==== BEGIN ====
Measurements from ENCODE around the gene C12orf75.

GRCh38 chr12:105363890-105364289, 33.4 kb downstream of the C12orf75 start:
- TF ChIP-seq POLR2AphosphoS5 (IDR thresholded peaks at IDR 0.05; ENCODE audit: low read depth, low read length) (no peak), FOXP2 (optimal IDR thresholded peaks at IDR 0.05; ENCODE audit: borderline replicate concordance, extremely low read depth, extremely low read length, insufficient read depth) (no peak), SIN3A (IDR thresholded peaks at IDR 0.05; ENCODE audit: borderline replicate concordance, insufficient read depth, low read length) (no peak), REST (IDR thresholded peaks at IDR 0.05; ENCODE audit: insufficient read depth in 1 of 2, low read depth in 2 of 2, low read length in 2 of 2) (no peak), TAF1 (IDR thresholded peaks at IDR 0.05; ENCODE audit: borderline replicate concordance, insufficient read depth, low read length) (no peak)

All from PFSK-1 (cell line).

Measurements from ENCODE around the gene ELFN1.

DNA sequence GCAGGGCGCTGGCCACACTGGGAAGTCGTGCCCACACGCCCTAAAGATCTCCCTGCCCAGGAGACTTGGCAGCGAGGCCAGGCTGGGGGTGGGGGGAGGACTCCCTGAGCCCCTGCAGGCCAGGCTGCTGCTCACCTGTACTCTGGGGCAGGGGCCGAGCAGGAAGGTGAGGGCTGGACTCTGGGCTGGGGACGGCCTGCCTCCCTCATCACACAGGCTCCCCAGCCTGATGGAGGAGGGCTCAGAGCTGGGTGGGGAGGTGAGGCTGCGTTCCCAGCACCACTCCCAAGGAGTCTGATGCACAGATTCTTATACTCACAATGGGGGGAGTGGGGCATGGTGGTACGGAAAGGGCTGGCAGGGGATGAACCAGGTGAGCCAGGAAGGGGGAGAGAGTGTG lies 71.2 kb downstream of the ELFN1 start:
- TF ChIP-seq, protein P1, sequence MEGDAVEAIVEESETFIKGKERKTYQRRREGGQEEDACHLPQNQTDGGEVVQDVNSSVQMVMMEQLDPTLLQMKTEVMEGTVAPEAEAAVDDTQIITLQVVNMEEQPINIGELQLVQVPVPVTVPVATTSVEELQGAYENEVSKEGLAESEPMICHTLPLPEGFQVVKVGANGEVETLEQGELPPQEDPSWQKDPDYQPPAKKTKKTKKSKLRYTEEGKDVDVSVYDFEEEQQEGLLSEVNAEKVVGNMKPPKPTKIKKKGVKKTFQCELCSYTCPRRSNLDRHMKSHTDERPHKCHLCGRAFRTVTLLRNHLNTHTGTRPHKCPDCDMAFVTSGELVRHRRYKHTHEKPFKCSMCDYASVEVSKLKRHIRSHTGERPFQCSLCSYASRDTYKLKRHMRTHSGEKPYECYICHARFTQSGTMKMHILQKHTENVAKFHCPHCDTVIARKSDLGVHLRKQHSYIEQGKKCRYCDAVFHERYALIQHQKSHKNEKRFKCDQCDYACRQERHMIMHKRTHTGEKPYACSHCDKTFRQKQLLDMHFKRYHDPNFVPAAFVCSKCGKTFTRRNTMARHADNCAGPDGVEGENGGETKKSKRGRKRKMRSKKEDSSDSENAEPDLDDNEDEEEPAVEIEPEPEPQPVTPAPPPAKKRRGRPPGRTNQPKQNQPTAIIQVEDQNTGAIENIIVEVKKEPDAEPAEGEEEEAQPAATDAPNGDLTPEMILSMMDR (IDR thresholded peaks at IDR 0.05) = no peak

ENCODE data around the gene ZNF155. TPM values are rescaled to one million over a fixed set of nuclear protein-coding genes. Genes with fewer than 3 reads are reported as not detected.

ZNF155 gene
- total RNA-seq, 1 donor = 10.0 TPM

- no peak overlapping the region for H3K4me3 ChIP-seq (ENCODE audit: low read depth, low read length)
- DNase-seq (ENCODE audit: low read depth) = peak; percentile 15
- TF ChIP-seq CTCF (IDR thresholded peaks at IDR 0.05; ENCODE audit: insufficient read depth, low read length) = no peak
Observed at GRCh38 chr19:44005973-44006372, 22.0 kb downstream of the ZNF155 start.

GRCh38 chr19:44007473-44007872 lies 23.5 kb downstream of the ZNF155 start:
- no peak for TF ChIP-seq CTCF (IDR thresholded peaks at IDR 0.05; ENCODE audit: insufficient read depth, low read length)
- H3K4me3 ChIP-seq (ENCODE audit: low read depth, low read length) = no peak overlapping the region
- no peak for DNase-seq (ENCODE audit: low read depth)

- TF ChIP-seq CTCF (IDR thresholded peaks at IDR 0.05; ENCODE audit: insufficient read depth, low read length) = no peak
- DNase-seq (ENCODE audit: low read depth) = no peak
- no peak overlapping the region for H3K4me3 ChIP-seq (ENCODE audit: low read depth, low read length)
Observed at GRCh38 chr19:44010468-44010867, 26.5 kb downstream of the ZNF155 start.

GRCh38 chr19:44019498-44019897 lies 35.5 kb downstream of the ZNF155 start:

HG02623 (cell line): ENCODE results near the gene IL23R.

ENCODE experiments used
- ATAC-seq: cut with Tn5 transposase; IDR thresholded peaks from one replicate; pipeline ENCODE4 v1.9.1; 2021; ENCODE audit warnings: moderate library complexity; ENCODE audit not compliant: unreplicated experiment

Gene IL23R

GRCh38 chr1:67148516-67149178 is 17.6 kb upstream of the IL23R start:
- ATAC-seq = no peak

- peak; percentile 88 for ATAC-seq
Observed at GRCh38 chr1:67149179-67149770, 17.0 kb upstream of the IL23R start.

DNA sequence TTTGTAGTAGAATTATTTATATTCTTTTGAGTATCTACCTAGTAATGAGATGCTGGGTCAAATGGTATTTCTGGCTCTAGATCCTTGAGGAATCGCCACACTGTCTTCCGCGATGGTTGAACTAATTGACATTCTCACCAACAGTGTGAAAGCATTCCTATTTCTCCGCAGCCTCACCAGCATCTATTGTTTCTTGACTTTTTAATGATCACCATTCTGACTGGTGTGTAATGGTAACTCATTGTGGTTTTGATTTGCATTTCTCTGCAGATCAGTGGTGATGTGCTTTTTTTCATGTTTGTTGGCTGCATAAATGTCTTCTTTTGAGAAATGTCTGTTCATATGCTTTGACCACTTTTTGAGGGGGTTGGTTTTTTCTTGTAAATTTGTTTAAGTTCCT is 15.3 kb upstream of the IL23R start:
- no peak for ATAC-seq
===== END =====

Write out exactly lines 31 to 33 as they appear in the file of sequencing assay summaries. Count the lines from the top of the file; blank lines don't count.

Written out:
Observed at GRCh38 chr1:67149179-67149770, 17.0 kb upstream of the IL23R start.

DNA sequence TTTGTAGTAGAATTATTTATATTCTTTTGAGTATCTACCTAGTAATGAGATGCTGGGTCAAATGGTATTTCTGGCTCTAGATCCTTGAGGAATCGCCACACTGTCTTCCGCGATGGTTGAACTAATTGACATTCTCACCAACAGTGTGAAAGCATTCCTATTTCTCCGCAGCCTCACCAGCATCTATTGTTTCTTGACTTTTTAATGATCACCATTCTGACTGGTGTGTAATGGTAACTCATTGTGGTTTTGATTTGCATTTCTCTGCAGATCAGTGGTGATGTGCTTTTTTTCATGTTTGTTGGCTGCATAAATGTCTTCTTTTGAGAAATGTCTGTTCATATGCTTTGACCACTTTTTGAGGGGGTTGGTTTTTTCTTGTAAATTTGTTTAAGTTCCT is 15.3 kb upstream of the IL23R start:
- no peak for ATAC-seq